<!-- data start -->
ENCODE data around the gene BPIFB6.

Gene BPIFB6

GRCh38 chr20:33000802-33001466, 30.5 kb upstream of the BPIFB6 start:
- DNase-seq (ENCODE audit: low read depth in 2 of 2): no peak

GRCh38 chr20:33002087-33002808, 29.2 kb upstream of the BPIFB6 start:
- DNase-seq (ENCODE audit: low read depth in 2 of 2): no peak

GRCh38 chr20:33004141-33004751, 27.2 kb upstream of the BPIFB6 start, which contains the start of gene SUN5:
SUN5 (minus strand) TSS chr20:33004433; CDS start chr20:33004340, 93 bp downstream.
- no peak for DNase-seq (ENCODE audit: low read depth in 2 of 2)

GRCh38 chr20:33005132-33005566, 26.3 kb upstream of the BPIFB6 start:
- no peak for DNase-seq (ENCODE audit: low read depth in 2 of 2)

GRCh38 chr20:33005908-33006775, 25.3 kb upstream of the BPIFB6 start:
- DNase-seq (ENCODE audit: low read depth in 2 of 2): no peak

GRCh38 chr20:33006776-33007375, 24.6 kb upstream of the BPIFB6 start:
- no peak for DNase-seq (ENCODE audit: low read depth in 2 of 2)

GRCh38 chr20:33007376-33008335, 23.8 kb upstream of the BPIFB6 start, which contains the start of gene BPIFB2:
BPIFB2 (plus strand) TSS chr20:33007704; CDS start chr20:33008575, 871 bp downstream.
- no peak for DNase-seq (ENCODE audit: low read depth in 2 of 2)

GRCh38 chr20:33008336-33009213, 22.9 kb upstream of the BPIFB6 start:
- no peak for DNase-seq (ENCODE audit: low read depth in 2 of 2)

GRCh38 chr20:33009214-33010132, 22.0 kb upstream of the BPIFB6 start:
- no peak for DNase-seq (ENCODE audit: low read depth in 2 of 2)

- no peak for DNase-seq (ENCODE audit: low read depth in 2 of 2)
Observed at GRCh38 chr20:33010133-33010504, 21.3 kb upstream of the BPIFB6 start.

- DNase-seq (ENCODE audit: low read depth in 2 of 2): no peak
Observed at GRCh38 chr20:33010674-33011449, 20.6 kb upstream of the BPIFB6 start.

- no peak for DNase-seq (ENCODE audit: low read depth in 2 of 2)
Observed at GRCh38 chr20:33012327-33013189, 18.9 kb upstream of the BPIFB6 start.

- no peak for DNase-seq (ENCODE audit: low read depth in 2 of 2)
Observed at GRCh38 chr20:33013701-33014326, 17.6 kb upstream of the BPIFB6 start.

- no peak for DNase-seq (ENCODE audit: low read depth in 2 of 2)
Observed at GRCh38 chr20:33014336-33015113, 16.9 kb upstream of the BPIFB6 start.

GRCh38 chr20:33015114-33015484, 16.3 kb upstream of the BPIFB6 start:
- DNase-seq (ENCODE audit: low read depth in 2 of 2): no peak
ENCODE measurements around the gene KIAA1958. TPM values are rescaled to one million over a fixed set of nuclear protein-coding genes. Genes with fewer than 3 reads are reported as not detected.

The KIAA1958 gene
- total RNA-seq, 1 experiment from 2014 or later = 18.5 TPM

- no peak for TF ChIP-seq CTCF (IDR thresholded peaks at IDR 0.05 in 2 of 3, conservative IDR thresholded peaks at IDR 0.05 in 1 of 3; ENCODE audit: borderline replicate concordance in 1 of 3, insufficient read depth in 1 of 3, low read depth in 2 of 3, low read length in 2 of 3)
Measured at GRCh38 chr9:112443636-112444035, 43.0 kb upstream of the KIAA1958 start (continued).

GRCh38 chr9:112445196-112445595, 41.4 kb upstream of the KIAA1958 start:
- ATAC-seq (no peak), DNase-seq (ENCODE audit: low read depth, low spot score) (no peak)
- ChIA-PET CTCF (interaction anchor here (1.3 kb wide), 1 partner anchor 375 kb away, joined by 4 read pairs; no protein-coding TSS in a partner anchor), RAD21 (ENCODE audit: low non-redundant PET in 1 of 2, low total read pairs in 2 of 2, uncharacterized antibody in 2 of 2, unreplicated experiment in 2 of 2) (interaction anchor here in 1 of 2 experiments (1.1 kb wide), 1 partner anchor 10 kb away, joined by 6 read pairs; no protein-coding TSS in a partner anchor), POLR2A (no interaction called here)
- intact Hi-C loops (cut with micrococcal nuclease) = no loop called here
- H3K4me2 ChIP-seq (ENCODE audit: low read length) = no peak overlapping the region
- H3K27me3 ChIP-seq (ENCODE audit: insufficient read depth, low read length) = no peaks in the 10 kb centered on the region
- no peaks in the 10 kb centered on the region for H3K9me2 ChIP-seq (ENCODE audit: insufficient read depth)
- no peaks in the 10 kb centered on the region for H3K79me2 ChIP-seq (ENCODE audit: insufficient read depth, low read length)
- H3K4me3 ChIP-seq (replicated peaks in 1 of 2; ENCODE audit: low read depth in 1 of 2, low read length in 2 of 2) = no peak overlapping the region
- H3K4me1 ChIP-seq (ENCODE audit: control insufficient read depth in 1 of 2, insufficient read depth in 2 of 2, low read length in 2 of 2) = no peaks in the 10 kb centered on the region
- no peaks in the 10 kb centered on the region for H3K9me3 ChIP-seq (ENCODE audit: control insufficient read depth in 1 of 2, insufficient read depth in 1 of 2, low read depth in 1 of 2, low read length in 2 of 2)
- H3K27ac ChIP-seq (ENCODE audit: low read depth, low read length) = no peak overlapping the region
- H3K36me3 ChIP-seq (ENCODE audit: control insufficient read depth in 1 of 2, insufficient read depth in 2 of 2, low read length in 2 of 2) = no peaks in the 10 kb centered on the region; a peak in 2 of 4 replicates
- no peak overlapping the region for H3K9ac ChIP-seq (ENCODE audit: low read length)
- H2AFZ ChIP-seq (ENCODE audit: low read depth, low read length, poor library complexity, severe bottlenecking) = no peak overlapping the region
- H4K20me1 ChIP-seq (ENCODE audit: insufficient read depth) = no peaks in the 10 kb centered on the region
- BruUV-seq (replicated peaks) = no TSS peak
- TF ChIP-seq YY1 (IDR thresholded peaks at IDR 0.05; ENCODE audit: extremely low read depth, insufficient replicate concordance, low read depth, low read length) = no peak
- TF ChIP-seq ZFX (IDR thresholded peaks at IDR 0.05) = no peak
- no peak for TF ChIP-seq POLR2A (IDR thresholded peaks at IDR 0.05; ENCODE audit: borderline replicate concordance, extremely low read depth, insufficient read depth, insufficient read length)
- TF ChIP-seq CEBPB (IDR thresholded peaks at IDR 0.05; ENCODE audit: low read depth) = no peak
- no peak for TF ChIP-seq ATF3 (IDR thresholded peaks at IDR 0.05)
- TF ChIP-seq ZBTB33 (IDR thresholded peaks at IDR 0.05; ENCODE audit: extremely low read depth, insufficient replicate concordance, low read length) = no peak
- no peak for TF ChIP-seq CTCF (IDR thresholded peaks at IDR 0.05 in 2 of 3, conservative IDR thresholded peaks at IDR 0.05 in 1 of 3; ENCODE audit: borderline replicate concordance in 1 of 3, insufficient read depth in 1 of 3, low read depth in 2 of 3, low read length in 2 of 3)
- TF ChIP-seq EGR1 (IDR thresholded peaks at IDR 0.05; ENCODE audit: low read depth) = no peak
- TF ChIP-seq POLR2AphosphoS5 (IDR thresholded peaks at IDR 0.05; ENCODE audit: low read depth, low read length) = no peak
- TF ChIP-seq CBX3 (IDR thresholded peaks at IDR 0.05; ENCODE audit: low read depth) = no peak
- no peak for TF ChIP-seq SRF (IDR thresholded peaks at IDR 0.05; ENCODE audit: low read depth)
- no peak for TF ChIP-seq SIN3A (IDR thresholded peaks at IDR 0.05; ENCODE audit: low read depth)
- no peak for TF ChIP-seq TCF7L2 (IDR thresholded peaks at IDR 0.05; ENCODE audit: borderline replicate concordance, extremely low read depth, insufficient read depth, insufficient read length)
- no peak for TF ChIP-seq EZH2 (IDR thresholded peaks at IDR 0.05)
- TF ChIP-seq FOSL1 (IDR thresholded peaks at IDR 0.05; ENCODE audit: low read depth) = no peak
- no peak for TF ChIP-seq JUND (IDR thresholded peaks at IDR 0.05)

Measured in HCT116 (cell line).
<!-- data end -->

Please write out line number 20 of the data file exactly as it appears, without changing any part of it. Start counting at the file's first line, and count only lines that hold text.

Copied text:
- no peak for DNase-seq (ENCODE audit: low read depth in 2 of 2)